Utility discounts may be going to people who don’t need them

AUSTIN (KXAN) — Keeping the lights on can be pricey, and that’s why Austin Energy created the Customer Assistance Program to help reduce utility rates for low-income consumers. But the discounts may not be going to the people who need them.

“I was particularly astounded when I started seeing $1 million homes and $4 million homes on the list and I knew the system needed to be corrected,” said Paul Robbins who has been a consumer advocate and environmental activist in Austin for 37 years.

The Customer Assistance Program (CAP) helps cover water, waste water, electricity and some drainage and other services for those who have a hard time paying the bills.

Robbins said he had heard there were problems with the new automatic enrollment system and decided to check it out for himself. He put in a public information request for the participants in the Customer Assistance Program, reviewed their real estate assets and determined more than 1,100 customers in homes valued more than $300,000 were receiving utility discounts.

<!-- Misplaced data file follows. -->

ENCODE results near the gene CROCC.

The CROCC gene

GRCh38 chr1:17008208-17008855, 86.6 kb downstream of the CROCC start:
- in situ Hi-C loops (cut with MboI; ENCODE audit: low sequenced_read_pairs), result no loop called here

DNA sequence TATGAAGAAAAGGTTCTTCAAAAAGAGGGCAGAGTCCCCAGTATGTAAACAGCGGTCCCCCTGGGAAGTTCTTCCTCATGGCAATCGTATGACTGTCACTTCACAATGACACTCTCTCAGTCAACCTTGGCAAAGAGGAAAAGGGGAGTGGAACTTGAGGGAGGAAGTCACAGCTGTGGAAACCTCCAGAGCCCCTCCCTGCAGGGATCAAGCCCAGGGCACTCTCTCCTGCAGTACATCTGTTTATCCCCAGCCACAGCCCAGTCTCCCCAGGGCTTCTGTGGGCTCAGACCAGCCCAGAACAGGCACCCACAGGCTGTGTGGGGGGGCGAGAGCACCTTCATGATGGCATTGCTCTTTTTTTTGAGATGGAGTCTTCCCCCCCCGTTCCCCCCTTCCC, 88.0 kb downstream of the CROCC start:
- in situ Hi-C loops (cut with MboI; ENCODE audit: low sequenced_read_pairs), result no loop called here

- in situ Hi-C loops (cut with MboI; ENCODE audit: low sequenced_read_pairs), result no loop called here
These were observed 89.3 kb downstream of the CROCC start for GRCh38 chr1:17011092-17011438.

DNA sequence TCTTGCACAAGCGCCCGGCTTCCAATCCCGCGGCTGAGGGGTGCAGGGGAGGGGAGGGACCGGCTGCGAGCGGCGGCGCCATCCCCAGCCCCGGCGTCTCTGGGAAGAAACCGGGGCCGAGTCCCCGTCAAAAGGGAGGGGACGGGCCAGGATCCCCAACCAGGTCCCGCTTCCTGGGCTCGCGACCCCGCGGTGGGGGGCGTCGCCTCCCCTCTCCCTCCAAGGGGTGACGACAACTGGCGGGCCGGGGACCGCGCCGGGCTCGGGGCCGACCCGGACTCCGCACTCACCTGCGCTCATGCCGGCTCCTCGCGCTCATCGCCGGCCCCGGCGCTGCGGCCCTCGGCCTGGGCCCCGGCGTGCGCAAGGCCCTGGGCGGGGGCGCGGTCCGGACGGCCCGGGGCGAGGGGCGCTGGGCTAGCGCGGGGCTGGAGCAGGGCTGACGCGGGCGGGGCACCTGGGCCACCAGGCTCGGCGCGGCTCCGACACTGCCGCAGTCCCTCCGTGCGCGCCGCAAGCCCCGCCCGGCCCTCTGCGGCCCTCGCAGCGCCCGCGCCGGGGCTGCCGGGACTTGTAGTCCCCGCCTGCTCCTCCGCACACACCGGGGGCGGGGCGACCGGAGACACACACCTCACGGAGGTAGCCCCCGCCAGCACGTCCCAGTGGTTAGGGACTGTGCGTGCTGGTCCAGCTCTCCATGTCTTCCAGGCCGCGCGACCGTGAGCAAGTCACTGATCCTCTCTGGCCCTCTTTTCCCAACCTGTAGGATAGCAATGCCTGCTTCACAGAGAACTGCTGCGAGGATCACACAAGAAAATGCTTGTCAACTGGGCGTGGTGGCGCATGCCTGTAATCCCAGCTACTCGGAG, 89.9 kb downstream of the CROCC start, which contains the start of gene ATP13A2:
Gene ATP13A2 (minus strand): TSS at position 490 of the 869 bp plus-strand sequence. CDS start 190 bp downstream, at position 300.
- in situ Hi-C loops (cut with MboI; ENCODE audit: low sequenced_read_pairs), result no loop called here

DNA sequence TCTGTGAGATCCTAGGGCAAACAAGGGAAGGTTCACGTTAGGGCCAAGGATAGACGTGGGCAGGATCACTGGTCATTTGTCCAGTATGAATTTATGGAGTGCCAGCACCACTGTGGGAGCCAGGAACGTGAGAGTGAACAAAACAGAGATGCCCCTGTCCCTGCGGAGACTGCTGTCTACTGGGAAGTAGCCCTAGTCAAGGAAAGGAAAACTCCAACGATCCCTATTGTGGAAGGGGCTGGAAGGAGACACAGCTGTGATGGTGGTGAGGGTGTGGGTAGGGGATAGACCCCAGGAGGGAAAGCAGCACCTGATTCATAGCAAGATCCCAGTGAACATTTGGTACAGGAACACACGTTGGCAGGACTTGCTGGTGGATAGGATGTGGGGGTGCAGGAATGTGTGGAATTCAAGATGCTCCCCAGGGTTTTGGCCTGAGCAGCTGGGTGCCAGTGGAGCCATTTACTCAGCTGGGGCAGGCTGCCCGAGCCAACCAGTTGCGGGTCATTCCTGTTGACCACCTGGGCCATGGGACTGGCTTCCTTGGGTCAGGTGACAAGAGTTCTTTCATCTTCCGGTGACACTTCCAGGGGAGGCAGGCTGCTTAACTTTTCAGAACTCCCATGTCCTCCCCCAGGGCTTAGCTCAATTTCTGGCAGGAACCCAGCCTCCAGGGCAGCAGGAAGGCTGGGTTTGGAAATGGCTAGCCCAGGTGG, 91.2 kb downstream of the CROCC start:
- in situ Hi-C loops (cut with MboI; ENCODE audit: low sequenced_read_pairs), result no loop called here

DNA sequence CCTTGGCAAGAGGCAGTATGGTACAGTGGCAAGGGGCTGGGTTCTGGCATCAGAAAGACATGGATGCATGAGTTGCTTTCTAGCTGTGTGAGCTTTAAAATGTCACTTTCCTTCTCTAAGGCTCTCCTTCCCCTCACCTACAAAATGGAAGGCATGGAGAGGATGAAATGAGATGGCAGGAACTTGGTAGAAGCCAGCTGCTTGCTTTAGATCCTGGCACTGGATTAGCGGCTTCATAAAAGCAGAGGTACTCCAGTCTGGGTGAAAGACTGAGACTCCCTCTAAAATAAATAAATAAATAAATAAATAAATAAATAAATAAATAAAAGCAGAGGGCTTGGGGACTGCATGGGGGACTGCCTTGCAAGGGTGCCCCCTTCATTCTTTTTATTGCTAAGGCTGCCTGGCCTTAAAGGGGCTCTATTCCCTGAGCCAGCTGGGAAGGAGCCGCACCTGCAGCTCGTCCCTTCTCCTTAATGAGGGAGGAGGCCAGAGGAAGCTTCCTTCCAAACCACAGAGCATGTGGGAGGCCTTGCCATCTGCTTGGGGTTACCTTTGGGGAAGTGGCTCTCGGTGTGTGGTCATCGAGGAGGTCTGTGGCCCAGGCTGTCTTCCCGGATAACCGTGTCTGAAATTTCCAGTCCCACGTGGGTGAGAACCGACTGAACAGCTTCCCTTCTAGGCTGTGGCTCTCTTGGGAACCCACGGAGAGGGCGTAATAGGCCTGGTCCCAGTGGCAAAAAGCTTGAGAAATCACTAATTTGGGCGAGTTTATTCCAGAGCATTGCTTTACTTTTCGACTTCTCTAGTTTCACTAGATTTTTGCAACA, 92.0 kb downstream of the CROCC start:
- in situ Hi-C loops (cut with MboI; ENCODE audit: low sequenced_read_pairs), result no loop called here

“I seriously doubt that there are many middle or upper-middle income people gaming the system. I think in many cases they don’t even know that they’re on this program,” said Robbins who believes the current system is flawed. “The screen needs to be fixed so they’re not pulling in middle and upper income people.”

Austin Energy said it uses a third party called Solix which locates customers who receive government assistance and automatically enrolls them into the CAP. People have to be on one of seven programs such as Medicaid; Children’s Health Insurance Program (CHIP); Supplemental Nutrition Assistance Program (SNAP); and Supplemental Security Income to be eligible.

“Let’s say grandma moved in and she has a Supplemental Security Income, a federal Social Security program, well then the automated enrollment will capture her at your home and you’ll be starting to get the discount,” said Robert Cullick, a spokesperson for Austin Energy. “If you’re on automatic pay you may never know this. The fact that somebody qualified and moved into your household makes you qualified for the program.”

Austin Energy said it doesn’t go off of a person’s income because that’s already been checked since a person qualifies for government assistance.

KXAN called several people whose name appeared on Robbins’ data. They said they didn’t know they were on the list, and some said they were either fostering children or had family members who were either elderly or disabled.